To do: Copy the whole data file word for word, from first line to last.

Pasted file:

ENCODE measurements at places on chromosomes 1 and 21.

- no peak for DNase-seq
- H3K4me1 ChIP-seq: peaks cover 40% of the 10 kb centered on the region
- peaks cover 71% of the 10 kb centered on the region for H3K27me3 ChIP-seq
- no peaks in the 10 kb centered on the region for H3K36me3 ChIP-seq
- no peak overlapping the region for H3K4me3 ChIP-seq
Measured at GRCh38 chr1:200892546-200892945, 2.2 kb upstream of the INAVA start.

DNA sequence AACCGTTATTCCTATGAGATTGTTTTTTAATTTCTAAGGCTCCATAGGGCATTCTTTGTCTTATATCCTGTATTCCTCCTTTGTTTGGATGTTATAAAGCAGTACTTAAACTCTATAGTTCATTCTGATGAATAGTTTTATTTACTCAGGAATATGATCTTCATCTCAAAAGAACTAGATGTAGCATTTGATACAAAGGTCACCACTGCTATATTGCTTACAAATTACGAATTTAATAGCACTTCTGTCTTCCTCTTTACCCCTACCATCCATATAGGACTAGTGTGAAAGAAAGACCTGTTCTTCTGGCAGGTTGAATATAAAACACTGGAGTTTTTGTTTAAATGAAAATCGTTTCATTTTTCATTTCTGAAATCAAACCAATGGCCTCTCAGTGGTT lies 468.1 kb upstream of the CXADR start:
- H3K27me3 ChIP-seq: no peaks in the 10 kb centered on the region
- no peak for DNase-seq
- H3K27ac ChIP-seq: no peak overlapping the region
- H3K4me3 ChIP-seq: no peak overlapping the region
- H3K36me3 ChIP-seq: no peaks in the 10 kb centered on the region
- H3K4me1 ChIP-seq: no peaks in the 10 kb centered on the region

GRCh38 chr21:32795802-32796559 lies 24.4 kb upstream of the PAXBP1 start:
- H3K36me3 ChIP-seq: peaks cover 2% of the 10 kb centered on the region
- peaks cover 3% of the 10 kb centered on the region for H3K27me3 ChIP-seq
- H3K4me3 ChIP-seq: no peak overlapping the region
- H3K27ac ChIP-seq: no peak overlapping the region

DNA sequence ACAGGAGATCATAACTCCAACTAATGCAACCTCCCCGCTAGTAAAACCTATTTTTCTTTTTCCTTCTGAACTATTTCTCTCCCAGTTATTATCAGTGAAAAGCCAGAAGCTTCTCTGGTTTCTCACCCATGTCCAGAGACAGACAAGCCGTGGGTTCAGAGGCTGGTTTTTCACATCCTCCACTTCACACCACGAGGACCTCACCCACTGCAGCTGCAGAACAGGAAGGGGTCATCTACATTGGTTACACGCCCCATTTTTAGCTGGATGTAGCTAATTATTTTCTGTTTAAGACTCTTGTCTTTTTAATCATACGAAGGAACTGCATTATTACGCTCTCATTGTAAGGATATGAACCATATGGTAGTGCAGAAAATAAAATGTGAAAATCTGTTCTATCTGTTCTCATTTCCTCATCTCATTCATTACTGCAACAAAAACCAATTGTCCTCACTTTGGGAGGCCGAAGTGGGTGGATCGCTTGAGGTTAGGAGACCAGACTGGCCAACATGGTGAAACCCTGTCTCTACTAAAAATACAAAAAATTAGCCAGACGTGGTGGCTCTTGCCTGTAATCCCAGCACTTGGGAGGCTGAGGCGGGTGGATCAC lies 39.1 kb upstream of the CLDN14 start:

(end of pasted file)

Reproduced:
ENCODE measurements at places on chromosomes 1 and 21.

- no peak for DNase-seq
- H3K4me1 ChIP-seq: peaks cover 40% of the 10 kb centered on the region
- peaks cover 71% of the 10 kb centered on the region for H3K27me3 ChIP-seq
- no peaks in the 10 kb centered on the region for H3K36me3 ChIP-seq
- no peak overlapping the region for H3K4me3 ChIP-seq
Measured at GRCh38 chr1:200892546-200892945, 2.2 kb upstream of the INAVA start.

DNA sequence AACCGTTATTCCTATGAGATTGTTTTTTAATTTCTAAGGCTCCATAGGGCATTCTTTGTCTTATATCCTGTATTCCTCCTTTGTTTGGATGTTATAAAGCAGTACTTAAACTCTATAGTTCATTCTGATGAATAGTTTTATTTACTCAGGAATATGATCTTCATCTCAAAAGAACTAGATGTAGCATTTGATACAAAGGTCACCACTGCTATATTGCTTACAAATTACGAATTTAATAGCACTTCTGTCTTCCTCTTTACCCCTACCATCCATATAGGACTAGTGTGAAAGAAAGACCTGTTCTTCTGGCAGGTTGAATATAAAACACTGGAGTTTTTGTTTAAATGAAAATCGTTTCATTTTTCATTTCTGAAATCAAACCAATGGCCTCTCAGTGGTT lies 468.1 kb upstream of the CXADR start:
- H3K27me3 ChIP-seq: no peaks in the 10 kb centered on the region
- no peak for DNase-seq
- H3K27ac ChIP-seq: no peak overlapping the region
- H3K4me3 ChIP-seq: no peak overlapping the region
- H3K36me3 ChIP-seq: no peaks in the 10 kb centered on the region
- H3K4me1 ChIP-seq: no peaks in the 10 kb centered on the region

GRCh38 chr21:32795802-32796559 lies 24.4 kb upstream of the PAXBP1 start:
- H3K36me3 ChIP-seq: peaks cover 2% of the 10 kb centered on the region
- peaks cover 3% of the 10 kb centered on the region for H3K27me3 ChIP-seq
- H3K4me3 ChIP-seq: no peak overlapping the region
- H3K27ac ChIP-seq: no peak overlapping the region

DNA sequence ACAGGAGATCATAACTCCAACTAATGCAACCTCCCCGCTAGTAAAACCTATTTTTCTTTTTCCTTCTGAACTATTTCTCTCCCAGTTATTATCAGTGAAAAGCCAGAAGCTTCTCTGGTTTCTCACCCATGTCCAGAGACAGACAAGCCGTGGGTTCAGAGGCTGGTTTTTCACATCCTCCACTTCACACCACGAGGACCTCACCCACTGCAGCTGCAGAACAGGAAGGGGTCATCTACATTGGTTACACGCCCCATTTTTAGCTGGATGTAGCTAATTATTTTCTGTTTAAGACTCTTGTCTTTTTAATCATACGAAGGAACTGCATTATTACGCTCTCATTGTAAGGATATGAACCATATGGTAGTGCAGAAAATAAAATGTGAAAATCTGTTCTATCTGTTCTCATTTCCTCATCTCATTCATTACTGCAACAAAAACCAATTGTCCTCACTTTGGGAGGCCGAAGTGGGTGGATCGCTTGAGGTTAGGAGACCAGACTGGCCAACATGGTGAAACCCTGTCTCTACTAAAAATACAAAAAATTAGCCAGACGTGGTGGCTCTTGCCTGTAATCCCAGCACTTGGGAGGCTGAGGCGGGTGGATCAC lies 39.1 kb upstream of the CLDN14 start: